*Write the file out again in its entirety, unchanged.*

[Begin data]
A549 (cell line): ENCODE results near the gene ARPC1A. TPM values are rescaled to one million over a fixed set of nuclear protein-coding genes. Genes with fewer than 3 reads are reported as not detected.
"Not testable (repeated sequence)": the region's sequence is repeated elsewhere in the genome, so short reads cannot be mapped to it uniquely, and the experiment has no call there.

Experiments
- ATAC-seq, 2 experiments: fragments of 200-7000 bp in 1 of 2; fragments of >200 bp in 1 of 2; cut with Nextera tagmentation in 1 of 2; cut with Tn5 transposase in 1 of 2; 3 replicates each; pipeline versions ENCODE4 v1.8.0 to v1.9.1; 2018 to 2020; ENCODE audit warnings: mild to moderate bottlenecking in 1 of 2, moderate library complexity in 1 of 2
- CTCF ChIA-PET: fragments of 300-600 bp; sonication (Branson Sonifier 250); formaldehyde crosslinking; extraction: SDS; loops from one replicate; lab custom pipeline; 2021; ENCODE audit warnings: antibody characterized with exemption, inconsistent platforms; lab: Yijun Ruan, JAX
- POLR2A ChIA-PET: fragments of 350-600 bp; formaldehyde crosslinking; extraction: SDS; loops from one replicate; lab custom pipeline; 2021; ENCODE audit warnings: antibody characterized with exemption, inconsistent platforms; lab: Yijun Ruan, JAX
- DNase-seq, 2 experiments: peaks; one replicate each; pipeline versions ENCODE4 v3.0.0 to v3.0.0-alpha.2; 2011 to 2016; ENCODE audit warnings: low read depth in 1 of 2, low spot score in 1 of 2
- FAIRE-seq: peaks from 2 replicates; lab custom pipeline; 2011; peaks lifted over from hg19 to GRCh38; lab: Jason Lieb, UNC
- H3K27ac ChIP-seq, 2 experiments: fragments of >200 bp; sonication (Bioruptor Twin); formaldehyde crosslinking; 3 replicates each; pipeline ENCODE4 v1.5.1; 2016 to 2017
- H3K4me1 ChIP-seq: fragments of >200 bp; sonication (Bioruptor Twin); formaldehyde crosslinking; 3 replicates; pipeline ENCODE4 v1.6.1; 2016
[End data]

A549 (cell line): ENCODE results near the gene ARPC1A. TPM values are rescaled to one million over a fixed set of nuclear protein-coding genes. Genes with fewer than 3 reads are reported as not detected.
"Not testable (repeated sequence)": the region's sequence is repeated elsewhere in the genome, so short reads cannot be mapped to it uniquely, and the experiment has no call there.

Experiments
- ATAC-seq, 2 experiments: fragments of 200-7000 bp in 1 of 2; fragments of >200 bp in 1 of 2; cut with Nextera tagmentation in 1 of 2; cut with Tn5 transposase in 1 of 2; 3 replicates each; pipeline versions ENCODE4 v1.8.0 to v1.9.1; 2018 to 2020; ENCODE audit warnings: mild to moderate bottlenecking in 1 of 2, moderate library complexity in 1 of 2
- CTCF ChIA-PET: fragments of 300-600 bp; sonication (Branson Sonifier 250); formaldehyde crosslinking; extraction: SDS; loops from one replicate; lab custom pipeline; 2021; ENCODE audit warnings: antibody characterized with exemption, inconsistent platforms; lab: Yijun Ruan, JAX
- POLR2A ChIA-PET: fragments of 350-600 bp; formaldehyde crosslinking; extraction: SDS; loops from one replicate; lab custom pipeline; 2021; ENCODE audit warnings: antibody characterized with exemption, inconsistent platforms; lab: Yijun Ruan, JAX
- DNase-seq, 2 experiments: peaks; one replicate each; pipeline versions ENCODE4 v3.0.0 to v3.0.0-alpha.2; 2011 to 2016; ENCODE audit warnings: low read depth in 1 of 2, low spot score in 1 of 2
- FAIRE-seq: peaks from 2 replicates; lab custom pipeline; 2011; peaks lifted over from hg19 to GRCh38; lab: Jason Lieb, UNC
- H3K27ac ChIP-seq, 2 experiments: fragments of >200 bp; sonication (Bioruptor Twin); formaldehyde crosslinking; 3 replicates each; pipeline ENCODE4 v1.5.1; 2016 to 2017
- H3K4me1 ChIP-seq: fragments of >200 bp; sonication (Bioruptor Twin); formaldehyde crosslinking; 3 replicates; pipeline ENCODE4 v1.6.1; 2016